Monday, March 18, 2002

WE GET LETTERS: Gary (Amygdala) Farber catches me in an apparent misrecollection:
Er, actually, Clarke had the monolith give Moonwatcher the idea of tool-using. That's the point of the jump-cut to the space ship: from one tool to another, a big leap on our scale, but a small leap on the Alien scale, including as measured by their quasi-tool, the monolith. If you doubt this, I refer you to the books "Lost Worlds of 2001" written by Clarke himself, and to Jerome Agel's book on the making of 2001.
I don't doubt it at all. It's been a very, very long time since I read the original Clarke novel. But in my feeble defense, I only referred to the novel (in the piece below) as a convenience, so that I could refer to the Thinking Hominid by name. For the purposes of my larger observation, I was describing the scene, not from the novel but from the Kubrick film -- and, insasmuch as the scene, as filmed, contained no clarifying dialogue or omnicient narration, the viewer is free to infer whatever they like. Such are the perils of ambiguous artistry.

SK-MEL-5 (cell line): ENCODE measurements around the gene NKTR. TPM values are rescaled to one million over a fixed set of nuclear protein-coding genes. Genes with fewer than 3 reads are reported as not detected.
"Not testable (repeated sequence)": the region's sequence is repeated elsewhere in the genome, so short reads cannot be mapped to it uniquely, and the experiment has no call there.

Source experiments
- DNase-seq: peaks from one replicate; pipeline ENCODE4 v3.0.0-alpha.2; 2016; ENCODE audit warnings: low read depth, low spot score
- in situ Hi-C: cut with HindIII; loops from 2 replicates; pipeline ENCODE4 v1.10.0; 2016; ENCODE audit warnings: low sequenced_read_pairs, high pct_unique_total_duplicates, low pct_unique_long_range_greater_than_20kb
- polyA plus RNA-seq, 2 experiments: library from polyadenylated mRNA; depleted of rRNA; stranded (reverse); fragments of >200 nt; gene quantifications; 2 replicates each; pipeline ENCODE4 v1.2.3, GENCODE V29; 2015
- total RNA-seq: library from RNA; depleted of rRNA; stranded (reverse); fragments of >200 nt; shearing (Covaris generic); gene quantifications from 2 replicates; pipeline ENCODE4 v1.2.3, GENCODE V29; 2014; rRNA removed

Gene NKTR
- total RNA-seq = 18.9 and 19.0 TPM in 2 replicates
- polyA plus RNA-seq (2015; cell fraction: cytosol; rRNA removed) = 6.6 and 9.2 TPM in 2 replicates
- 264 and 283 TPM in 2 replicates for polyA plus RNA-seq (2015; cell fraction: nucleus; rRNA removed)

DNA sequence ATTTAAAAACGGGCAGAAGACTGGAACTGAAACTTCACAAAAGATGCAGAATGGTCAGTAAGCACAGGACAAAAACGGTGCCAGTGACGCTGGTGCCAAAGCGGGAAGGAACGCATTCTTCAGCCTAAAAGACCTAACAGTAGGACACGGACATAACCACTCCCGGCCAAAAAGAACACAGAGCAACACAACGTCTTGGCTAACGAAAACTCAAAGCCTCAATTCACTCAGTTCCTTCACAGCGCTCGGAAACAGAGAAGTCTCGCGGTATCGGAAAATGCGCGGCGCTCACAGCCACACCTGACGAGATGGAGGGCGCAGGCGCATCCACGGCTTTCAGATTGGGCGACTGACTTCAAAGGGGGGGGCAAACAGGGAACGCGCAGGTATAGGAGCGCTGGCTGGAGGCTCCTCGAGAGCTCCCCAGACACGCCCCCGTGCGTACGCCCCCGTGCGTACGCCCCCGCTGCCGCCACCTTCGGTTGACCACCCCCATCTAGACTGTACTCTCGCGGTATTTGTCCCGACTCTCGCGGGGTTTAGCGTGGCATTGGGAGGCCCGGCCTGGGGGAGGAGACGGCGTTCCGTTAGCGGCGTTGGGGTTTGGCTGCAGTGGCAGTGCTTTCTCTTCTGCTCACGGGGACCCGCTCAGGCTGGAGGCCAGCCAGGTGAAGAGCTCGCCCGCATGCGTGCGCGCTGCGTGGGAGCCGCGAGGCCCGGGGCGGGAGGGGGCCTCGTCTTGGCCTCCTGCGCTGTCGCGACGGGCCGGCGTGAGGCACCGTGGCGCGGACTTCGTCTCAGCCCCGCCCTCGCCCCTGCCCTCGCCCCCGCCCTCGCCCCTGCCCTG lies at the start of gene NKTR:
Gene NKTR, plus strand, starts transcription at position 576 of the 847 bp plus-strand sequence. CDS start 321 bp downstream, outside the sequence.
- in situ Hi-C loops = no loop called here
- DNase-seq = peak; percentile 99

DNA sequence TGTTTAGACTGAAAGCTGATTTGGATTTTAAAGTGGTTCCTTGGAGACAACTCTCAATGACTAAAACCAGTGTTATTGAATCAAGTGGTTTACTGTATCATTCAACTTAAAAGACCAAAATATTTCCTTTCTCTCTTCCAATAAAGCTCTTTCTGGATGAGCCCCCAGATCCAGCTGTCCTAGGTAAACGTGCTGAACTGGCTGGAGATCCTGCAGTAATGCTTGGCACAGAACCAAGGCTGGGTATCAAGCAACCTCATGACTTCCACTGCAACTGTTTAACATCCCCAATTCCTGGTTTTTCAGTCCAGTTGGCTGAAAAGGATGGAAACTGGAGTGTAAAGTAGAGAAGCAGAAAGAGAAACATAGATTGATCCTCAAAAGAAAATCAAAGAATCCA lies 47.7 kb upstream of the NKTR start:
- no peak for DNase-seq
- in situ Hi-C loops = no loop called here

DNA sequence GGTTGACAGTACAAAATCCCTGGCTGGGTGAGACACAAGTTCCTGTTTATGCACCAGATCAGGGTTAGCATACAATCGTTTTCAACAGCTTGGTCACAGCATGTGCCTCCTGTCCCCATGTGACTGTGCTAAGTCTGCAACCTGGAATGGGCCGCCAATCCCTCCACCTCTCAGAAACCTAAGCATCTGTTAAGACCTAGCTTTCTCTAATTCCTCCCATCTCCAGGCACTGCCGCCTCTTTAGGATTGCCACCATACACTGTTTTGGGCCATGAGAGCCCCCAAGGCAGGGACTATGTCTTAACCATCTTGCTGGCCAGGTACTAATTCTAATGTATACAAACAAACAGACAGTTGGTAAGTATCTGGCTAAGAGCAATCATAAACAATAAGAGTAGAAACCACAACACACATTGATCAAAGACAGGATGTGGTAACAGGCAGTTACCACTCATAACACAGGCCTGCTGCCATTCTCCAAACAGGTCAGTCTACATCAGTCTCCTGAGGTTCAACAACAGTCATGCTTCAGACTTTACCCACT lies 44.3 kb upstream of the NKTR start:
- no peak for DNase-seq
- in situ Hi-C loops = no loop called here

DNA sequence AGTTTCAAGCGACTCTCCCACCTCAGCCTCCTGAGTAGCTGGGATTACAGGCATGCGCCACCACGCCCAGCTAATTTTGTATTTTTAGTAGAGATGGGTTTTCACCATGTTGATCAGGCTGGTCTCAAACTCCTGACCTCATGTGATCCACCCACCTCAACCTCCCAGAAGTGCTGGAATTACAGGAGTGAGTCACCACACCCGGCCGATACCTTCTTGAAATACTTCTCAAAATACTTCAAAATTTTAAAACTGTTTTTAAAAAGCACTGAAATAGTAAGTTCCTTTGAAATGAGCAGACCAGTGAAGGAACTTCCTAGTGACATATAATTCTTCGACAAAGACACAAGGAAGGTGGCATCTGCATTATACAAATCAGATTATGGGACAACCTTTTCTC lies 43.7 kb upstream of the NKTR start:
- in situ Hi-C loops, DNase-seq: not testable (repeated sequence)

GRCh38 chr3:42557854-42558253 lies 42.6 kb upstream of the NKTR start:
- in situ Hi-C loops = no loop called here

In fact, regardless of the filmmakers' intent, I can make a strong case for my interpretation of events, because it resonates so clearly in the last half of the second act, with Dave Bowman taking the place of the Thinker, and HAL becoming the Corrupted Feeler. I would put it to you that, if you could read Dave's thoughts while he wordlessly performs that microprocessor-ectomy on HAL, they'd be along these lines:

HAL, you have demonstrated by your prior actions that you are dangerous, you are unpredictable, you cannot be trusted -- and I cannot negotiate with you in good faith. So, for the sake of my own survival, and so that my people may continue to evolve! -- and as much as it pains me to make this terrible choice -- I have no choice but to kill you before you kill me.


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